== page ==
Is anyone aware of an open source NDMP implementation of either client or server? I can’t seem to find one anywhere. Odd that there isn’t one since NDMP is such a standard. Normally when people want to ensure adoption of a standard they release a reference implementation under something like the BSD license which everyone can easily incorporate into their own code.

  4. cpjlboss says:

    The spec is open so anyone can write to it on either side, but no one has done so to my knowledge. Maybe Bacula or AMANDA will do that, now that they have commercial versions.

  5. Scott Waterhouse says:

    Well, if you want to play that game…

    Symantec didn’t “invent” their backup products (both Backup Exec and NetBackup are acquired). Nor did they invent their email (eVault was acquired). Likewise their HSM. All good products right? And all stuff Symantec would take credit for. So I think it is totally legitimate for Legato/EMC to claim co-inventoryship 🙂 for NDMP. If you talk to any of the old Legato folks in EMC today they are very passionate about this.

  6. cpjlboss says:

    No, Symantec didn’t invent their products, and yes, a lot of products were acquired. And I don’t think it’s a game. I just think that when you’re talking HISTORY (which I was), you should use the company names that applied at the time.

    In addition, this story’s a little bit different than the examples you gave. It’s not just that Legato didn’t invent NDMP. Legato was one of the companies that was pushing AGAINST NDMP. Don’t you think it’s a little disingenuous for them to say they invented it when they were actually trying to kill it while the company they would eventually acquire WAS inventing it?

    Finally, the most I would say would be something like "PDC, which would later become Intelliguard, and then get acquired by Legato, and then get acquired by EMC…" But that data point was not germane to the story. What mattered was that competitors sat around a table and solved a common problem — and that needs to happen again.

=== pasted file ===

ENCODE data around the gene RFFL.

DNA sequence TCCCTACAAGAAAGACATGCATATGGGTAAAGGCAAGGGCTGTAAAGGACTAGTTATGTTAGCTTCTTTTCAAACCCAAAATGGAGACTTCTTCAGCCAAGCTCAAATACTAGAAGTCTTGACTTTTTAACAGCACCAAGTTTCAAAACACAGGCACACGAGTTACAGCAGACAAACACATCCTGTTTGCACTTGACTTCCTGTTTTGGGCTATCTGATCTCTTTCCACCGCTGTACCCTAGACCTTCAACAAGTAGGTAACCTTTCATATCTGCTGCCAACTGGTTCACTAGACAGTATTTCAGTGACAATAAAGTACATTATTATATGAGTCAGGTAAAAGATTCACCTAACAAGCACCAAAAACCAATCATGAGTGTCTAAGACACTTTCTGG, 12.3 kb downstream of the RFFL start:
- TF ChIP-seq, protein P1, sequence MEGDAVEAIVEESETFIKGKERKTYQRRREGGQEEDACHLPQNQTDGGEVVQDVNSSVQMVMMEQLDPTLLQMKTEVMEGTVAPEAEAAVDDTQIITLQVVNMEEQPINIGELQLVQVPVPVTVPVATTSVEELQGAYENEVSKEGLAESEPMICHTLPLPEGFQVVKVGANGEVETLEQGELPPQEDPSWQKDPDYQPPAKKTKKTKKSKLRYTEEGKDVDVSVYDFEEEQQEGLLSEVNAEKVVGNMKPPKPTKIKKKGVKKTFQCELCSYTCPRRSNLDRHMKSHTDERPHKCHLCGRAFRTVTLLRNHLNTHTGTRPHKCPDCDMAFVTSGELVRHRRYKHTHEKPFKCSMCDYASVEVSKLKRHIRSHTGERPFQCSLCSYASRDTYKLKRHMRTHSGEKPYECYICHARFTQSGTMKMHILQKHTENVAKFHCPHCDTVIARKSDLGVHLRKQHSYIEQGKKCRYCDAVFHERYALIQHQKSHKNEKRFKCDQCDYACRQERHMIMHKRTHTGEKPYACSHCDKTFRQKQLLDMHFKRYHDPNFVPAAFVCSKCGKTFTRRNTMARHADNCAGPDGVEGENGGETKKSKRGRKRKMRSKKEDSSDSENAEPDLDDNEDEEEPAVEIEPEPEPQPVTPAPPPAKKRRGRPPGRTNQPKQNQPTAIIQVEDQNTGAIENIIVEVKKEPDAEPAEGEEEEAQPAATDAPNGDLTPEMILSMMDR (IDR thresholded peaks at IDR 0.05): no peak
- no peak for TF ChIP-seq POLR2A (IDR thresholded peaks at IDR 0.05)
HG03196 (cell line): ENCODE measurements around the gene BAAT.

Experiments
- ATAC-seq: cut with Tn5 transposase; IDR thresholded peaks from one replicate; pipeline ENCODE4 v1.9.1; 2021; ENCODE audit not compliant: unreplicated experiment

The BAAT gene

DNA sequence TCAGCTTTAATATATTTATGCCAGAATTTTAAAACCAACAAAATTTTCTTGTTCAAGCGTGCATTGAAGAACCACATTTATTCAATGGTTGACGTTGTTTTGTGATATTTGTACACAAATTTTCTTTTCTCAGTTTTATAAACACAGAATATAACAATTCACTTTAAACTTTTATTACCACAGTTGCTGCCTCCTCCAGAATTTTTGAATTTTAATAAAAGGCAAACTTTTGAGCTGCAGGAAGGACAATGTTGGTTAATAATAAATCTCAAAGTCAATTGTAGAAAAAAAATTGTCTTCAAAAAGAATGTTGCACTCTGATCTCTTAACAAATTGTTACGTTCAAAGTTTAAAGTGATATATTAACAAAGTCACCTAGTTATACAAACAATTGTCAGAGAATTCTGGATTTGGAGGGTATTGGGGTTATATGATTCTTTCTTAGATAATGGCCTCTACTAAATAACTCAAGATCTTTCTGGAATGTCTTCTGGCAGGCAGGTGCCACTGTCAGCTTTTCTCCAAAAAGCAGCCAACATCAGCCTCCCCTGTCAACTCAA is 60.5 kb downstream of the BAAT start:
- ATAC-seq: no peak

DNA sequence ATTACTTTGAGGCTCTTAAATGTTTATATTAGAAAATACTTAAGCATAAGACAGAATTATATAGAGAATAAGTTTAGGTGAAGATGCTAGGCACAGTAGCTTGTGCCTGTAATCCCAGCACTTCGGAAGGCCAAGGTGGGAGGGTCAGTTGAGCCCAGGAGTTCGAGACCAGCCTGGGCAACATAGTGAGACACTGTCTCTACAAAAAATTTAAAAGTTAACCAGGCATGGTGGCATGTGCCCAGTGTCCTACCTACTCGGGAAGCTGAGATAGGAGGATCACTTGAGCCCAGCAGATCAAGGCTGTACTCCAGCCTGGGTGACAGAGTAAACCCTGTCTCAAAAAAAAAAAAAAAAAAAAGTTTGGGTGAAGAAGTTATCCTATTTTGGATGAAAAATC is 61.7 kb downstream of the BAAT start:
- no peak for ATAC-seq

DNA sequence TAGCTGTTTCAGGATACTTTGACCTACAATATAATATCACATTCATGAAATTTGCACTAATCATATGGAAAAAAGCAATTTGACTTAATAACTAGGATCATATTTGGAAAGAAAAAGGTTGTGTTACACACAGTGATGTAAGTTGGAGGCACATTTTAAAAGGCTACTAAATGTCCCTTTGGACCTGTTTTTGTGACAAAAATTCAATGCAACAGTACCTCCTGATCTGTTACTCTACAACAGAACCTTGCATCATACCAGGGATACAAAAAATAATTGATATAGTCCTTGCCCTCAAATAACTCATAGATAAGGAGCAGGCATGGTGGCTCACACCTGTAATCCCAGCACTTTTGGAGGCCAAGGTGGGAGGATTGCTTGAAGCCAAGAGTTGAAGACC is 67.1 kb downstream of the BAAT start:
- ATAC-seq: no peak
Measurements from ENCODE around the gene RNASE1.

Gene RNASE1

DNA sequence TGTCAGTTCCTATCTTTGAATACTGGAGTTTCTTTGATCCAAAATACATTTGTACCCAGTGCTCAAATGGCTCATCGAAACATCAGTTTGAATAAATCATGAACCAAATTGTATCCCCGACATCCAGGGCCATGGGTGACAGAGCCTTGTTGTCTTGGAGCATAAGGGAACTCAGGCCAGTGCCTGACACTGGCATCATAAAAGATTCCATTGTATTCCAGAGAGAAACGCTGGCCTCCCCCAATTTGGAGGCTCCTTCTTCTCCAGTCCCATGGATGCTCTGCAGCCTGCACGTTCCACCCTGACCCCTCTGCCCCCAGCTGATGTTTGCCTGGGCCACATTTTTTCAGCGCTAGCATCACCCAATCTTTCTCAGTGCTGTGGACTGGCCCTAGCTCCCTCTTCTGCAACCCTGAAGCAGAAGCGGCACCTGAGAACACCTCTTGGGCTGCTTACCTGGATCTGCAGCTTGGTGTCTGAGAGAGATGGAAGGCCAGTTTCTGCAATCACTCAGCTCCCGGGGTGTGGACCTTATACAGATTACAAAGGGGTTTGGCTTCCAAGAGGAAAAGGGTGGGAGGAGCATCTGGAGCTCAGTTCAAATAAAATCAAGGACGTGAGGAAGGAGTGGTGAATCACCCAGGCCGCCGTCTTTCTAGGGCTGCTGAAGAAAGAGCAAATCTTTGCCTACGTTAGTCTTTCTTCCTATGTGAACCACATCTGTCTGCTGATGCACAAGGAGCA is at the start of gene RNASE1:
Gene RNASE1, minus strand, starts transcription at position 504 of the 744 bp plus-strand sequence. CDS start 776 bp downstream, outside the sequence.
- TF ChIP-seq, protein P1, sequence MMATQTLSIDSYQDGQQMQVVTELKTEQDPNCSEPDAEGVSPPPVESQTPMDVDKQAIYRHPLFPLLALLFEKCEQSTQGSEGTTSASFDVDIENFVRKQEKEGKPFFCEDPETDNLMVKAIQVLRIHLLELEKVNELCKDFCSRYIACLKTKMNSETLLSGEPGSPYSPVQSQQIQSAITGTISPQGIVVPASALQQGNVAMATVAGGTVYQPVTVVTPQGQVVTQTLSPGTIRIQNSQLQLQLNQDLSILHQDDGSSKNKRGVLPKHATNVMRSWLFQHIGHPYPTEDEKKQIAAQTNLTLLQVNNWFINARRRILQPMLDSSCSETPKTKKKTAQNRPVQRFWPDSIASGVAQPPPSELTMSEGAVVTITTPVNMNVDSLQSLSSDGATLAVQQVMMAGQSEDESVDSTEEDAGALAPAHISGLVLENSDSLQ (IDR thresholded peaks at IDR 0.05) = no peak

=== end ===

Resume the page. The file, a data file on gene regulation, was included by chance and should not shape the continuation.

Oh, and going back to your original comment. EMC coming out with it’s OWN OST-like product isn’t what I’m looking for. What’s next, IBM’s version, then CommVault’s version, then, then, then? What about these poor IDT vendors that have to program and certify all these APIs? All of you have the same problem and you should all agree on a standard to fix it — NOT each of you come out with your own solution.

  7. cpjlboss says:

    It’s nowhere close of becoming a commodity. Don’t we have to have everybody even shipping it before that happens? And given how hard it was for the vendor community to ship dedupe, I’m not holding my breath for open source versions any time soon.

  8. jaspreetis says:

    Whether these guys sit on the table or not, de dupe (at least target based) will surely become a commodity very soon.

    I won’t be surprised if the open source
    file-systems release a version with this built-in.

  9. jaspreetis says:

    Curtis, backupPC could be considered as a small step towards it ?

    The target based dedup (specially fixed block) is an open technology now.

  10. cpjlboss says:

    It’s only file-level dedupe. They do an MD5 hash of the first few blocks of the file. If it matches, the diff the two files. If those match, then they replace them with a link. Heck, I can do that with a shell script.

    LONG way from that to what we call dedupe.

  11. ddierickx says:

    in this day and age i think you’d have to be a fool to buy into a technology which is not truely open (ie open source) or based on a recognised standard.
    it’s scandalous when a products get released with a ‘open’ in their name but are anything but open at all.

  12. cpjlboss says:

    I can’t think of anything interesting that’s happened technologically in my space (backup, that is) that didn’t first start out with someone doing it in a closed way first. That’s how standards get started. Someone does it, another person does it, then we realize we need a standard cause everybody does it. If I only bought open source stuff, or only bought things once standards had been decided, I can think of many things that I would have had to wait YEARS to get.

    In this case, we have this problem now. Is someone a fool for using a non-open way to solve the problem, just because it hasn’t been standardized yet? I don’t think so, as long as they realize they may have to change how they do it once a standard way comes along.